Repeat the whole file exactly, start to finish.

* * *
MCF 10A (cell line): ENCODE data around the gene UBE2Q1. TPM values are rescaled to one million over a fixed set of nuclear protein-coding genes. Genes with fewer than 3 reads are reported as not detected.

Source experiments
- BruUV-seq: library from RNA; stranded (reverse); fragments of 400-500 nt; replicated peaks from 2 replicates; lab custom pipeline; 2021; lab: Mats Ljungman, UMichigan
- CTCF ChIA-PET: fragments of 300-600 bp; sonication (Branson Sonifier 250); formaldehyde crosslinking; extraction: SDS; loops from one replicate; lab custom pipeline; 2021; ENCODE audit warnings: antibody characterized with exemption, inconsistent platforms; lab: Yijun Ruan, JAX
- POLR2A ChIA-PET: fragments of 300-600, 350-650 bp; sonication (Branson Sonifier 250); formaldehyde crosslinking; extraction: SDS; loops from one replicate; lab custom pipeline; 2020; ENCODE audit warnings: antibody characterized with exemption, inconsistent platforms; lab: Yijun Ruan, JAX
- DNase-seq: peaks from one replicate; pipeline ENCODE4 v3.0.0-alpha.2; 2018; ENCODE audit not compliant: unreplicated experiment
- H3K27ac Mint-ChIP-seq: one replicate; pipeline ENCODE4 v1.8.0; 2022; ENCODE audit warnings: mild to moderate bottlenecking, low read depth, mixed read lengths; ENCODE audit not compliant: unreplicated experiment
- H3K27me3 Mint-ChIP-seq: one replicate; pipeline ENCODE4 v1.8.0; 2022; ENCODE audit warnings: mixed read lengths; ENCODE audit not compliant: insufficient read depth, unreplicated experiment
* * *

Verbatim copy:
MCF 10A (cell line): ENCODE data around the gene UBE2Q1. TPM values are rescaled to one million over a fixed set of nuclear protein-coding genes. Genes with fewer than 3 reads are reported as not detected.

Source experiments
- BruUV-seq: library from RNA; stranded (reverse); fragments of 400-500 nt; replicated peaks from 2 replicates; lab custom pipeline; 2021; lab: Mats Ljungman, UMichigan
- CTCF ChIA-PET: fragments of 300-600 bp; sonication (Branson Sonifier 250); formaldehyde crosslinking; extraction: SDS; loops from one replicate; lab custom pipeline; 2021; ENCODE audit warnings: antibody characterized with exemption, inconsistent platforms; lab: Yijun Ruan, JAX
- POLR2A ChIA-PET: fragments of 300-600, 350-650 bp; sonication (Branson Sonifier 250); formaldehyde crosslinking; extraction: SDS; loops from one replicate; lab custom pipeline; 2020; ENCODE audit warnings: antibody characterized with exemption, inconsistent platforms; lab: Yijun Ruan, JAX
- DNase-seq: peaks from one replicate; pipeline ENCODE4 v3.0.0-alpha.2; 2018; ENCODE audit not compliant: unreplicated experiment
- H3K27ac Mint-ChIP-seq: one replicate; pipeline ENCODE4 v1.8.0; 2022; ENCODE audit warnings: mild to moderate bottlenecking, low read depth, mixed read lengths; ENCODE audit not compliant: unreplicated experiment
- H3K27me3 Mint-ChIP-seq: one replicate; pipeline ENCODE4 v1.8.0; 2022; ENCODE audit warnings: mixed read lengths; ENCODE audit not compliant: insufficient read depth, unreplicated experiment